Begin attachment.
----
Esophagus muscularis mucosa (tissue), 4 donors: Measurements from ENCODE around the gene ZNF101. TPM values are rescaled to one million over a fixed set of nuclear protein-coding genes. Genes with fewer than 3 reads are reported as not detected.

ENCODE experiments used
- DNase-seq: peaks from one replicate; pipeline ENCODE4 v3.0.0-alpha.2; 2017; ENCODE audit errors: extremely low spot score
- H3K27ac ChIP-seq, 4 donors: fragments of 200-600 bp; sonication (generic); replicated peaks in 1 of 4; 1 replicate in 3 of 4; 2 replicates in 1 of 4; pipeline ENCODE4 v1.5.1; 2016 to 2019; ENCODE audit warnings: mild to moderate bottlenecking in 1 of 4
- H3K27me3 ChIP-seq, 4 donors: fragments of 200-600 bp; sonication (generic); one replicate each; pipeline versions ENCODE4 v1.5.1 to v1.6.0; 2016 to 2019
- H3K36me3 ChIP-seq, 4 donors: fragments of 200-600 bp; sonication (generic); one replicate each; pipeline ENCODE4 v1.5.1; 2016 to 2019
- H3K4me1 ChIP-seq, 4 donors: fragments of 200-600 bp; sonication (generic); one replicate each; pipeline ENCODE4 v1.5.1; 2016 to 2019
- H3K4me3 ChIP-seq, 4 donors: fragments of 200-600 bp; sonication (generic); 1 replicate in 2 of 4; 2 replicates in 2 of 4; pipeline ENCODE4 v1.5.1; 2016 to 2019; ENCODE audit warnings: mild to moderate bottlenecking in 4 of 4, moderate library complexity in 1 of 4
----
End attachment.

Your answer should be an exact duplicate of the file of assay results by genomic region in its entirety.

Esophagus muscularis mucosa (tissue), 4 donors: Measurements from ENCODE around the gene ZNF101. TPM values are rescaled to one million over a fixed set of nuclear protein-coding genes. Genes with fewer than 3 reads are reported as not detected.

ENCODE experiments used
- DNase-seq: peaks from one replicate; pipeline ENCODE4 v3.0.0-alpha.2; 2017; ENCODE audit errors: extremely low spot score
- H3K27ac ChIP-seq, 4 donors: fragments of 200-600 bp; sonication (generic); replicated peaks in 1 of 4; 1 replicate in 3 of 4; 2 replicates in 1 of 4; pipeline ENCODE4 v1.5.1; 2016 to 2019; ENCODE audit warnings: mild to moderate bottlenecking in 1 of 4
- H3K27me3 ChIP-seq, 4 donors: fragments of 200-600 bp; sonication (generic); one replicate each; pipeline versions ENCODE4 v1.5.1 to v1.6.0; 2016 to 2019
- H3K36me3 ChIP-seq, 4 donors: fragments of 200-600 bp; sonication (generic); one replicate each; pipeline ENCODE4 v1.5.1; 2016 to 2019
- H3K4me1 ChIP-seq, 4 donors: fragments of 200-600 bp; sonication (generic); one replicate each; pipeline ENCODE4 v1.5.1; 2016 to 2019
- H3K4me3 ChIP-seq, 4 donors: fragments of 200-600 bp; sonication (generic); 1 replicate in 2 of 4; 2 replicates in 2 of 4; pipeline ENCODE4 v1.5.1; 2016 to 2019; ENCODE audit warnings: mild to moderate bottlenecking in 4 of 4, moderate library complexity in 1 of 4